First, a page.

The Yellow Emperor's Classic of Medicine: A New Translation of the Neijing Suwen with Commentary

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Shambhala Publications, May 10, 1995 - Medical - 336 pages
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The Neijing is one of the most important classics of Taoism, as well as the highest authority on traditional Chinese medicine. Its authorship is attributed to the great Huang Di, the Yellow Emperor, who reigned during the third millennium BCE. This new translation consists of the eighty-one chapters of the section of the Neijing known as the Suwen, or "Questions of Organic and Fundamental Nature." (The other section, called the Lingshu, is a technical book on acupuncture and is not included here.)

Written in the form of a discourse between Huang Di and his ministers, The Yellow Emperor's Classic of Medicine contains a wealth of knowledge, including etiology, physiology, diagnosis, therapy, and prevention of disease, as well as in-depth investigation of such diverse subjects as ethics, psychology, and cosmology. All of these subjects are discussed in a holistic context that says life is not fragmented, as in the model provided by modern science, but rather that all the pieces make up an interconnected whole. By revealing the natural laws of this holistic universe, the book offers much practical advice on how to promote a long, happy, and healthy life.

The original text of the Neijing presents broad concepts and is often brief with details. The translator's elucidations and interpretations, incorporated into the translation, help not only to clarify the meaning of the text but also to make it a highly readable narrative for students—as well as for everyone curious about the underlying principles of Chinese medicine.
 

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A wonderful translation, interpretation, elucidation! He has brought out the poetry within the brilliant but terse thoughts of the ancient teachers. Some people complain about the text, because he does choose to add modern terms and his own clarity about Daoist terminology. Thus, while it sops being a direct translation, it does become much more available to the modern reader & student.  

Contents

1 The Universal Truth
1
2 The Art of Life Through the Four Seasons
5
3 The Union of Heaven and Human Beings
8
4 The Truth from the Golden Chamber
13
5 The Manifestation of Yin and Yang from the Macrocosm to the Microcosm
17
6 The Interplay of Yin and Yang
27
7 Further Discourse on Yin and Yang
30
8 The Sacred Teachings
34
44 Wei Conditions
163
The Separation of Yin and Yang
166
46 Normal and Abnormal Courses of Illness
170
47 Unusual Illness
173
48 Extraordinary Illness
176
49 Channel Pathology in Accordance with the Energy Almanac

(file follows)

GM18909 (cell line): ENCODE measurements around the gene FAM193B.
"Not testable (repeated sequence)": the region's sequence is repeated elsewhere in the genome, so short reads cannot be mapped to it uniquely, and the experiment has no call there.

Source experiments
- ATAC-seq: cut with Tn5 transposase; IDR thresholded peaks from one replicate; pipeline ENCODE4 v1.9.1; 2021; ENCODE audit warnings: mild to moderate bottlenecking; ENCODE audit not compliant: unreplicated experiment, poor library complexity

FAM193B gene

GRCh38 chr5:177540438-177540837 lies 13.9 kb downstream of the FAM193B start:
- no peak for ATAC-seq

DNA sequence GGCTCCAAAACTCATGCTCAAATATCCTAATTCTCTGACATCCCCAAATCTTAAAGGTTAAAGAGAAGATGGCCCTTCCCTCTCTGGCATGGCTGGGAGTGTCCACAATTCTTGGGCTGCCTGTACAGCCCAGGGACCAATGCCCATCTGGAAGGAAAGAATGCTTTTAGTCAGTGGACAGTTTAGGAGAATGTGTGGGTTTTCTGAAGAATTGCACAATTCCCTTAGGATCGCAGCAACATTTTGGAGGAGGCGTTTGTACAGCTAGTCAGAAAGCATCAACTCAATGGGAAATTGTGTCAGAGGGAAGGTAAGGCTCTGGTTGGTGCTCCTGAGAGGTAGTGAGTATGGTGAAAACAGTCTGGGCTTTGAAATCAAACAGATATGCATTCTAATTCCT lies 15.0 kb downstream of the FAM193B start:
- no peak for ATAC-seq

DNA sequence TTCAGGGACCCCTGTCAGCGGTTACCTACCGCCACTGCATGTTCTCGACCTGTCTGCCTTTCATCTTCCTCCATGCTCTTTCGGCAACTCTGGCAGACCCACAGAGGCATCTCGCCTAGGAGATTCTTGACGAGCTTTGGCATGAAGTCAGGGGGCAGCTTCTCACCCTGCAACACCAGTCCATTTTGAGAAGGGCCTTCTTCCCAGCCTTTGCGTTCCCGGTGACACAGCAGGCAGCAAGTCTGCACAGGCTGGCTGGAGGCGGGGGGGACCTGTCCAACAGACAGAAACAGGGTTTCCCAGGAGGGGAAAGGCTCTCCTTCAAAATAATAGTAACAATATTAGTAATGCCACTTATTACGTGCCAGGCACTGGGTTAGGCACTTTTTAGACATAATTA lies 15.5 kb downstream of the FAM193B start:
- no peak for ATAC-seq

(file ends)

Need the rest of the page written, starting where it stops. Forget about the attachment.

180
50 Rudiments of Acupuncture
184
51 Needling Depth in Acupuncture
186

9 The Energetic Cycles of the Universe and Their Effects on Human Beings
36
10 Dysfunction of the Five Zang Viscera
42
11 Further Discourse on the Five Zang Viscera
46
12 Methods of Treatment
48
13 Treatment of the Mind and the Body
50
14 The Art of Medicine
53
15 Doctrines of the Jade Tablet
56
16 Diagnostic Importance and Discussion of the Collapse of the Meridians
58
17 The Methods of Pulse Examination
62
18 Pulse Analysis
71
19 Seasonal Variations and Abnormalities in Pulses
76
20 Determining Life and Death
83
21 Meridian Pathology and Corresponding Pulse Signs
87
22 Seasonal Organ Pathology
90
23 The Paradigm of the Five Elemental Phases
95
24 Channel Constituents and Acupuncture Techniques
98
25 The Preservation of Health
100
26 Acupuncture in Accordance with Cosmic Cycles
103
27 Pathogens
106
28 The Nature of Excess and Deficiency
110
29 A Discourse on the Taiyin and Yangming Channels
115
30 Disorders of the Yangming Channel
118
31 Discussion of Febrile Disease
120
32 Acupuncture in the Treatment of Febrile Disease
124
33 A Discourse on Wen Bing
128
34 Imbalances
131
35 Malarialike Illnesses
134
36 Acupuncture in the Treatment of Malaria
140
37 Pathologic Disorders of Heat and Cold
143
38 Etiology Diagnosis and Treatment of Cough
145
39 Differentiation of Pain
147
40 Conditions of the Abdomen
151
41 Acupuncture in the Treatment of Back Pain
154
42 The Pathology of Wind
157
43 The Bi Syndrome
160
52 Contraindications in Acupuncture
187
53 Principles of Tonification and Sedation in Acupuncture
190
54 The Art of Acupuncture
192
55 Acupuncture Techniques
195
56 Dermatomes of the Channels
198
57 Channels and Collaterals
200
58 Acupuncture Points
201
59 Pathways of the Channels
205
60 Acupoints along Skeletal Indentations
208
61 Acupuncture Treatment in Water and Febrile Diseases
211
62 Regulation of the Channels
215
63 Acupuncturing the Superficial Luo
223
64 Acupuncture According to the Seasons
228
65 Biao and Ben and the Transmission of Disease
231
66 Energy Almanac
235
67 The FivePhase Circuits
241
68 The Six Atmospheric Influences
245
69 Effects of the Five Elemental Phases and the Six Atmospheric Influences
248
70 Rules of Phase Energetics
259
71 The Six Macrocosmic Influences
266
72 Acupuncture in Epidemiology
273
73 Etiology of Disease
277
74 Essentials of Disease and Therapy
280
75 The Yellow Emperor on Pathology
287
76 The Importance of Correct Diagnosis
289
77 The Five Failings of Physicians
292
78 The Four Lapses of Physicians
294
79 The Three Yin and Three Yang Channels in the Human Body
295
80 Growth and Decline of Energy
299
81 Subtle Reasoning
301
Bibliography
303
About the Translator
305
Index
307
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About the author (1995)

Maoshing Ni, PhD, is a doctor of Oriental medicine and a licensed acupuncturist in Santa Monica, California. He is also the author of Chinese Herbology Made Easy and The Tao of Nutrition.

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